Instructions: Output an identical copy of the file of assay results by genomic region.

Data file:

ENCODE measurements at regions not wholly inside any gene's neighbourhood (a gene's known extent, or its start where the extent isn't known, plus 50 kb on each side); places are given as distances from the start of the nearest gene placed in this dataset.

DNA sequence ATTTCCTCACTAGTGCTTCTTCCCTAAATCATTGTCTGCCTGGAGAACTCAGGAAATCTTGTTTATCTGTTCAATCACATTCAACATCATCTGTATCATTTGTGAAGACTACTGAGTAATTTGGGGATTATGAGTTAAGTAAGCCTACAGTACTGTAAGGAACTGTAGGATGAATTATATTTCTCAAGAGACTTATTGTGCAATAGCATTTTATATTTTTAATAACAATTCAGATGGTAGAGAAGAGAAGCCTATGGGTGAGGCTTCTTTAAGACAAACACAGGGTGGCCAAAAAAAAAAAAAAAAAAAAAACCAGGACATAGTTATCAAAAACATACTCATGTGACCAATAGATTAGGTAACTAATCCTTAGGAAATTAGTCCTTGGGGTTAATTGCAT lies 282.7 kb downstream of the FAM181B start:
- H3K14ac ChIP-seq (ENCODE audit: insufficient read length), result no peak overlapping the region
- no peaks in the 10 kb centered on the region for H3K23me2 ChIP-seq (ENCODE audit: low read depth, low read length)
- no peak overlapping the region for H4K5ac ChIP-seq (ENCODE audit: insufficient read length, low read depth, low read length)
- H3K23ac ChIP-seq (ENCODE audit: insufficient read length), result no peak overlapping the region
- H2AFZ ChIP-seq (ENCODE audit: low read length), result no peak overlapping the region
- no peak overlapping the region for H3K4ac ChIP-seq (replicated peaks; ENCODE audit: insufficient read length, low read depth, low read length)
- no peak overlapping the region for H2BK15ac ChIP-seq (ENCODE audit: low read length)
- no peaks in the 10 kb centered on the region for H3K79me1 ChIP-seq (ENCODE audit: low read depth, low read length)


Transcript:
ENCODE measurements at regions not wholly inside any gene's neighbourhood (a gene's known extent, or its start where the extent isn't known, plus 50 kb on each side); places are given as distances from the start of the nearest gene placed in this dataset.

DNA sequence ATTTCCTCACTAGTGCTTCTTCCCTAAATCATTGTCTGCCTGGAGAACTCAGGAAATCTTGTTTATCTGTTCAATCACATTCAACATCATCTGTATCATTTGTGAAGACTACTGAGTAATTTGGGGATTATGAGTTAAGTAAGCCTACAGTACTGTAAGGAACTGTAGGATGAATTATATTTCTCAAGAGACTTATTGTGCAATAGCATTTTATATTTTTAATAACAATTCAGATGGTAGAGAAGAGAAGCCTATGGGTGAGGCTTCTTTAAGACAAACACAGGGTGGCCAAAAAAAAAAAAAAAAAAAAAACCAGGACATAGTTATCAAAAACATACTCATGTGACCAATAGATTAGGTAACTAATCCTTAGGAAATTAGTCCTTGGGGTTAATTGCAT lies 282.7 kb downstream of the FAM181B start:
- H3K14ac ChIP-seq (ENCODE audit: insufficient read length), result no peak overlapping the region
- no peaks in the 10 kb centered on the region for H3K23me2 ChIP-seq (ENCODE audit: low read depth, low read length)
- no peak overlapping the region for H4K5ac ChIP-seq (ENCODE audit: insufficient read length, low read depth, low read length)
- H3K23ac ChIP-seq (ENCODE audit: insufficient read length), result no peak overlapping the region
- H2AFZ ChIP-seq (ENCODE audit: low read length), result no peak overlapping the region
- no peak overlapping the region for H3K4ac ChIP-seq (replicated peaks; ENCODE audit: insufficient read length, low read depth, low read length)
- no peak overlapping the region for H2BK15ac ChIP-seq (ENCODE audit: low read length)
- no peaks in the 10 kb centered on the region for H3K79me1 ChIP-seq (ENCODE audit: low read depth, low read length)